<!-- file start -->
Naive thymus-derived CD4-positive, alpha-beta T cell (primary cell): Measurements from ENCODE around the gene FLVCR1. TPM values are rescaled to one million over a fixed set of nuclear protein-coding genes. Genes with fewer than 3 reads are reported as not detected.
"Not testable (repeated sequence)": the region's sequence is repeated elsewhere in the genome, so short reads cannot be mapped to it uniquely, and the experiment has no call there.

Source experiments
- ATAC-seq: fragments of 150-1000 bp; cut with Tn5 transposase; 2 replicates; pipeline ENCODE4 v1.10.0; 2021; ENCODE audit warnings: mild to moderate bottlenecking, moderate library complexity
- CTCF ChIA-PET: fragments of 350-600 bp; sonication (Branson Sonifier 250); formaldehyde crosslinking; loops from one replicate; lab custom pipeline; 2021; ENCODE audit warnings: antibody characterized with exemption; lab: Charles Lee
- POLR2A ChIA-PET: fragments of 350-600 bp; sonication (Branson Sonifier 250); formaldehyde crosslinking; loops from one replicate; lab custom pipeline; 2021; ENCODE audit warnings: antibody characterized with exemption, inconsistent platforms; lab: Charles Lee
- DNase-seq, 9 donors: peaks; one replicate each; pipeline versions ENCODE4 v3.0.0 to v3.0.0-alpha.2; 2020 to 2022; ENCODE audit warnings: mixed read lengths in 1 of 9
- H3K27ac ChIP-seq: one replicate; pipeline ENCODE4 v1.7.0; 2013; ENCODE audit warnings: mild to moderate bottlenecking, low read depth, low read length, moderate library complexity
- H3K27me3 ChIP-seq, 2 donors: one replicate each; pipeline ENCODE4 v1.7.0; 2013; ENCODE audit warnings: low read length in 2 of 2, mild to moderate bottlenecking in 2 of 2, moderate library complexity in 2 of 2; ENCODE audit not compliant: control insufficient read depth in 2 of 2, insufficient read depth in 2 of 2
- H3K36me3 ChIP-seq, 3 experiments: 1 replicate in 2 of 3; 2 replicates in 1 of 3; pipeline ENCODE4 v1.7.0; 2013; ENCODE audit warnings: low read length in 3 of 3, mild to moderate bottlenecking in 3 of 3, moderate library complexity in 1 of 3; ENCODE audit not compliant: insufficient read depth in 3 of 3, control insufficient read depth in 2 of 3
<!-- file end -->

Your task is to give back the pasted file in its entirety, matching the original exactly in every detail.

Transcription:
Naive thymus-derived CD4-positive, alpha-beta T cell (primary cell): Measurements from ENCODE around the gene FLVCR1. TPM values are rescaled to one million over a fixed set of nuclear protein-coding genes. Genes with fewer than 3 reads are reported as not detected.
"Not testable (repeated sequence)": the region's sequence is repeated elsewhere in the genome, so short reads cannot be mapped to it uniquely, and the experiment has no call there.

Source experiments
- ATAC-seq: fragments of 150-1000 bp; cut with Tn5 transposase; 2 replicates; pipeline ENCODE4 v1.10.0; 2021; ENCODE audit warnings: mild to moderate bottlenecking, moderate library complexity
- CTCF ChIA-PET: fragments of 350-600 bp; sonication (Branson Sonifier 250); formaldehyde crosslinking; loops from one replicate; lab custom pipeline; 2021; ENCODE audit warnings: antibody characterized with exemption; lab: Charles Lee
- POLR2A ChIA-PET: fragments of 350-600 bp; sonication (Branson Sonifier 250); formaldehyde crosslinking; loops from one replicate; lab custom pipeline; 2021; ENCODE audit warnings: antibody characterized with exemption, inconsistent platforms; lab: Charles Lee
- DNase-seq, 9 donors: peaks; one replicate each; pipeline versions ENCODE4 v3.0.0 to v3.0.0-alpha.2; 2020 to 2022; ENCODE audit warnings: mixed read lengths in 1 of 9
- H3K27ac ChIP-seq: one replicate; pipeline ENCODE4 v1.7.0; 2013; ENCODE audit warnings: mild to moderate bottlenecking, low read depth, low read length, moderate library complexity
- H3K27me3 ChIP-seq, 2 donors: one replicate each; pipeline ENCODE4 v1.7.0; 2013; ENCODE audit warnings: low read length in 2 of 2, mild to moderate bottlenecking in 2 of 2, moderate library complexity in 2 of 2; ENCODE audit not compliant: control insufficient read depth in 2 of 2, insufficient read depth in 2 of 2
- H3K36me3 ChIP-seq, 3 experiments: 1 replicate in 2 of 3; 2 replicates in 1 of 3; pipeline ENCODE4 v1.7.0; 2013; ENCODE audit warnings: low read length in 3 of 3, mild to moderate bottlenecking in 3 of 3, moderate library complexity in 1 of 3; ENCODE audit not compliant: insufficient read depth in 3 of 3, control insufficient read depth in 2 of 3